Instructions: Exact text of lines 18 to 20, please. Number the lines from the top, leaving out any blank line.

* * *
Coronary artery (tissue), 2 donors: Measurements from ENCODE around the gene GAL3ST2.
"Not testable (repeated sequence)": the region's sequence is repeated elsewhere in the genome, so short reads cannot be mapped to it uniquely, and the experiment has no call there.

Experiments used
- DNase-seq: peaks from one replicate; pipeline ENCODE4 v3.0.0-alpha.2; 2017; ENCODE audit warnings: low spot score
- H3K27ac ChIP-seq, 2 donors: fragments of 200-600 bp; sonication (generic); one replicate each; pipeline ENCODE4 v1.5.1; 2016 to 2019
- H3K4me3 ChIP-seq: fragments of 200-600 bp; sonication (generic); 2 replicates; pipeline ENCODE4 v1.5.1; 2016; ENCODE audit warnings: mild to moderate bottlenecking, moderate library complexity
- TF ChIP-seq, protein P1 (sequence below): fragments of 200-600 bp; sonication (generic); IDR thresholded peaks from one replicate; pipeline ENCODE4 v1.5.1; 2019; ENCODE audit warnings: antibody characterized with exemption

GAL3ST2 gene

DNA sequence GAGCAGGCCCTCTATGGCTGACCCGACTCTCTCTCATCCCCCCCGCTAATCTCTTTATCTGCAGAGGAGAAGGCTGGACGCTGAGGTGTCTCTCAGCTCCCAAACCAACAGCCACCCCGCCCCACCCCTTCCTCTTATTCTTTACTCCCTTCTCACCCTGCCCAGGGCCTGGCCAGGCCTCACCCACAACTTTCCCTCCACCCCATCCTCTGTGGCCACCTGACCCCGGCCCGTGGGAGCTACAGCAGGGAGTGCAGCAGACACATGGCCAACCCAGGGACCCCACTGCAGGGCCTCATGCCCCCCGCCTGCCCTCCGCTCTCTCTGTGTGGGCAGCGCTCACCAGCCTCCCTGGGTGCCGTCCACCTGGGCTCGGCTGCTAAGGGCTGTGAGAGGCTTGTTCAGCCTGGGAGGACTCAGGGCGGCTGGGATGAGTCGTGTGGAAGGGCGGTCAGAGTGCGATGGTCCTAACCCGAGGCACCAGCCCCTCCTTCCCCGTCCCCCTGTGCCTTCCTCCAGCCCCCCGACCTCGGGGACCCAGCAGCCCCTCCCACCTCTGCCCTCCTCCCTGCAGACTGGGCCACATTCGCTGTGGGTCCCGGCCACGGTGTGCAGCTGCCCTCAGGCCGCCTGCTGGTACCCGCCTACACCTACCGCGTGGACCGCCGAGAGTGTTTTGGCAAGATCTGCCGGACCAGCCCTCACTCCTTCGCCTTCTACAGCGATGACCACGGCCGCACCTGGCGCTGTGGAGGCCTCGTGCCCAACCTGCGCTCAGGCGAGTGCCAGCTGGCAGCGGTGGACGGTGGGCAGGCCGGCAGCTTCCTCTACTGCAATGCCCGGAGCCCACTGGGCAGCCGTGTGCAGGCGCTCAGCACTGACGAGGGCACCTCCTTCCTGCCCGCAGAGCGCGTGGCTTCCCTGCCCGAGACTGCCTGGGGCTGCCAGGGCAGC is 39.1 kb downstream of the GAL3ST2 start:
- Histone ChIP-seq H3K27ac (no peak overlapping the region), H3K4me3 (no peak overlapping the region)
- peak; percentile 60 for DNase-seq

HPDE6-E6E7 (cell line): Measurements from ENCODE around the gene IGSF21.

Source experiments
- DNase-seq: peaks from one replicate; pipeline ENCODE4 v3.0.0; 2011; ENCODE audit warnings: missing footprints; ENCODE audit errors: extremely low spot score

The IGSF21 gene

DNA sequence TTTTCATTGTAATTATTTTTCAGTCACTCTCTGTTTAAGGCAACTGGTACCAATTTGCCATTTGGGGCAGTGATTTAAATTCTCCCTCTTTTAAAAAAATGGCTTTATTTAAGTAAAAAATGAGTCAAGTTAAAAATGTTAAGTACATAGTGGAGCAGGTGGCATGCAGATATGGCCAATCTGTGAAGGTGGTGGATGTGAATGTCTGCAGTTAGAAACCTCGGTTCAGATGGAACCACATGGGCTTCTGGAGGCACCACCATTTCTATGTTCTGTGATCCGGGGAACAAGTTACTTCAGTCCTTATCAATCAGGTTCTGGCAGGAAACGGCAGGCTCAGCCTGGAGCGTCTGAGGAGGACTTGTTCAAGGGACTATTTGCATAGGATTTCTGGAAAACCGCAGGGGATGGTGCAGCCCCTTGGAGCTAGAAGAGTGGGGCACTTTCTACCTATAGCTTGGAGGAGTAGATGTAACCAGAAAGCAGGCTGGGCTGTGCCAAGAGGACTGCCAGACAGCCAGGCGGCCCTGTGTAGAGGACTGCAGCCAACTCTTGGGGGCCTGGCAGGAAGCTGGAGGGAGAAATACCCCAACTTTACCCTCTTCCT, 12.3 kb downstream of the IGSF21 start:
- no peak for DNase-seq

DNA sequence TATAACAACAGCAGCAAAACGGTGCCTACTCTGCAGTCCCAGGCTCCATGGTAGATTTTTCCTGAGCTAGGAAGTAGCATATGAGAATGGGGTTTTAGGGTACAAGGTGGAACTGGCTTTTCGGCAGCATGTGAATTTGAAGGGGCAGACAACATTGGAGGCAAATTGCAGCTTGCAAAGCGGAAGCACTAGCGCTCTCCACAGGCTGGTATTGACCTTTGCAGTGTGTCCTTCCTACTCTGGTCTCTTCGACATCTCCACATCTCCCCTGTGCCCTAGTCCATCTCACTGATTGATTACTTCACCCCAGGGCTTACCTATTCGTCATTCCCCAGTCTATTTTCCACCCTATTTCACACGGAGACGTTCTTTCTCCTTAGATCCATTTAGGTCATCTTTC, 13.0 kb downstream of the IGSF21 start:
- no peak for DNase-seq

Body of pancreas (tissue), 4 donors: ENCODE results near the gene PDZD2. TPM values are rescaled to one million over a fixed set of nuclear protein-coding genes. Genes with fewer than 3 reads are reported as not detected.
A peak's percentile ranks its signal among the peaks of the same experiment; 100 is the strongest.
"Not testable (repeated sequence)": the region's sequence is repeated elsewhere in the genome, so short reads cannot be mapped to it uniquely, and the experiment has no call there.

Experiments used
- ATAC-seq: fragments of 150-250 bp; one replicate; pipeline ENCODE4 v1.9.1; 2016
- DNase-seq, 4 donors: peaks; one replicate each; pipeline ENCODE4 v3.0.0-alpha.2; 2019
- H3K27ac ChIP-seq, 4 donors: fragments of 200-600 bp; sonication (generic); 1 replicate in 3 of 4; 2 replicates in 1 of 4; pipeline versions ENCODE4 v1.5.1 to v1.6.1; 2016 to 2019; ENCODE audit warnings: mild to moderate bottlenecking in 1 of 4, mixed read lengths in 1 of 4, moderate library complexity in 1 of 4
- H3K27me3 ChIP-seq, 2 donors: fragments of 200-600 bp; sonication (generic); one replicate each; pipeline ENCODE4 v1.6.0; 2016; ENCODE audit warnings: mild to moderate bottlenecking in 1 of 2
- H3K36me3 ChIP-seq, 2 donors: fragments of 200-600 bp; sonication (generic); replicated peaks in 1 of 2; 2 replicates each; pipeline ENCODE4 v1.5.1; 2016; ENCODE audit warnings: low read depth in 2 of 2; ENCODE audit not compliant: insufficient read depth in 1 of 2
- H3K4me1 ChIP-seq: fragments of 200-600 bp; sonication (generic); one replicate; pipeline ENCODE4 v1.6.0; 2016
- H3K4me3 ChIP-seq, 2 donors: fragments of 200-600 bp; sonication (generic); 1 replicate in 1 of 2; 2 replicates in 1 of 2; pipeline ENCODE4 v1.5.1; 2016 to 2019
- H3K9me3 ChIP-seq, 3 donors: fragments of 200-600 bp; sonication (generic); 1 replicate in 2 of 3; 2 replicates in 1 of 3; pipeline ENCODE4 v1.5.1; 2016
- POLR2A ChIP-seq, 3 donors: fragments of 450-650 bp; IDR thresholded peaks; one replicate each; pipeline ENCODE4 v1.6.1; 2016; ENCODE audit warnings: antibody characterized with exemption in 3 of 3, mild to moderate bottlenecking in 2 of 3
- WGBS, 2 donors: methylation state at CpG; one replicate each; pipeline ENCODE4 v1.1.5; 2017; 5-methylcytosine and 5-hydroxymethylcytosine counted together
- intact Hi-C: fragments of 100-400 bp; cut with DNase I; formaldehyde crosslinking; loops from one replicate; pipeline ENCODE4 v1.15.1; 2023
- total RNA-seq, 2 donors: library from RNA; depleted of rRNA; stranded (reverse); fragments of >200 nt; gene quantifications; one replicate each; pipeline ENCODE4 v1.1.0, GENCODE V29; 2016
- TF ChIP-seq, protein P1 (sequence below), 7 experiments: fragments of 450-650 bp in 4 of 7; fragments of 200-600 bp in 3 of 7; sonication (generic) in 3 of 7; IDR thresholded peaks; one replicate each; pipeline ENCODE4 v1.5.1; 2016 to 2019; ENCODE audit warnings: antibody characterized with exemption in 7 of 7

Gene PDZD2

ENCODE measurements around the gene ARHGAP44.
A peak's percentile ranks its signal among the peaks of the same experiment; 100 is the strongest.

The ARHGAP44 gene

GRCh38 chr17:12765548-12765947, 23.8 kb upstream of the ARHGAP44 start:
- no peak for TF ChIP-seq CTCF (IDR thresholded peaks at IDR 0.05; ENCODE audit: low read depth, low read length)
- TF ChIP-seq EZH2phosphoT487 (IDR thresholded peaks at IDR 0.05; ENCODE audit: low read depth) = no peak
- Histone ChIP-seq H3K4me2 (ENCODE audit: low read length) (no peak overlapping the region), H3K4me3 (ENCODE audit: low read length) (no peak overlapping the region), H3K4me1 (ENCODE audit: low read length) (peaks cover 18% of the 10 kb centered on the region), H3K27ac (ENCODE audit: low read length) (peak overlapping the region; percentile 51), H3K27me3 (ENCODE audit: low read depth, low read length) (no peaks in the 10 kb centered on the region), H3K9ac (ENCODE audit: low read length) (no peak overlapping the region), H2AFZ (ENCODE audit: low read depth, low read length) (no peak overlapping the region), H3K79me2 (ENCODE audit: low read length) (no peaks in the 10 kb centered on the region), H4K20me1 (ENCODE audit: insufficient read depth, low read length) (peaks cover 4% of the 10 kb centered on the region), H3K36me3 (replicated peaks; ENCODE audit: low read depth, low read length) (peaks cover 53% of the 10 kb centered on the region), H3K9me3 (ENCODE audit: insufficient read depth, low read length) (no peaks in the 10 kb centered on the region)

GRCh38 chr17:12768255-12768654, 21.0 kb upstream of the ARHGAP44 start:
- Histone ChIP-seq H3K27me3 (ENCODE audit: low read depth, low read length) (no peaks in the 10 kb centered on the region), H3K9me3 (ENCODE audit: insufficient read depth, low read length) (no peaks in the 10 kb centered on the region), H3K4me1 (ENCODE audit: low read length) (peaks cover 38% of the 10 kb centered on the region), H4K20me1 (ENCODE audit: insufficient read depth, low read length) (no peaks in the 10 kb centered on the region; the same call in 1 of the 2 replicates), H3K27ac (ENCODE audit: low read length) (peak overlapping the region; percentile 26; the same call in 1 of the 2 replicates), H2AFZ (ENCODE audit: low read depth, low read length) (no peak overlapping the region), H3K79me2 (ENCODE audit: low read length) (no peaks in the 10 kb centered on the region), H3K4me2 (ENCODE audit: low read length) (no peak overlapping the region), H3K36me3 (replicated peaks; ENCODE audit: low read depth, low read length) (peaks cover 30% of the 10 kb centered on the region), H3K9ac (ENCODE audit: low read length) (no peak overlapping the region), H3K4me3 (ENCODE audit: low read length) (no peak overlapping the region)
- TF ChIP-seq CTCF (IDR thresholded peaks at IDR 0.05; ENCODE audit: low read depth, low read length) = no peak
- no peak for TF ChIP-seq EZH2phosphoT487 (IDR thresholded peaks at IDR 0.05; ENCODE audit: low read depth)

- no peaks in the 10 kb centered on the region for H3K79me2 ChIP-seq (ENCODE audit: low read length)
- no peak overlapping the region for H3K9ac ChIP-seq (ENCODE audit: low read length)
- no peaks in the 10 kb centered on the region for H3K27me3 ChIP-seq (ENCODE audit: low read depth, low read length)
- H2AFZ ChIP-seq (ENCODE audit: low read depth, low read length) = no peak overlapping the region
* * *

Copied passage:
DNA sequence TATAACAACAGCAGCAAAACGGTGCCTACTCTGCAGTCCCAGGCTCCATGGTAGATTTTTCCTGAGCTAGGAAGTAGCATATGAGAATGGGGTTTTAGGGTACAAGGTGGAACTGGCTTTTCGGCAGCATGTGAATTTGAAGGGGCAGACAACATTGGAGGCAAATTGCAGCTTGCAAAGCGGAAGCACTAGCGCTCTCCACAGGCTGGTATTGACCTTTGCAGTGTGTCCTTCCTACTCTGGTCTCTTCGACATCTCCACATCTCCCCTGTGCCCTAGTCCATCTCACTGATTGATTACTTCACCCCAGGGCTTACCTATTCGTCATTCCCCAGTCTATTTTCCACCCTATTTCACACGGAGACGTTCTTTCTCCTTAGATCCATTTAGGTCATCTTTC, 13.0 kb downstream of the IGSF21 start:
- no peak for DNase-seq

Body of pancreas (tissue), 4 donors: ENCODE results near the gene PDZD2. TPM values are rescaled to one million over a fixed set of nuclear protein-coding genes. Genes with fewer than 3 reads are reported as not detected.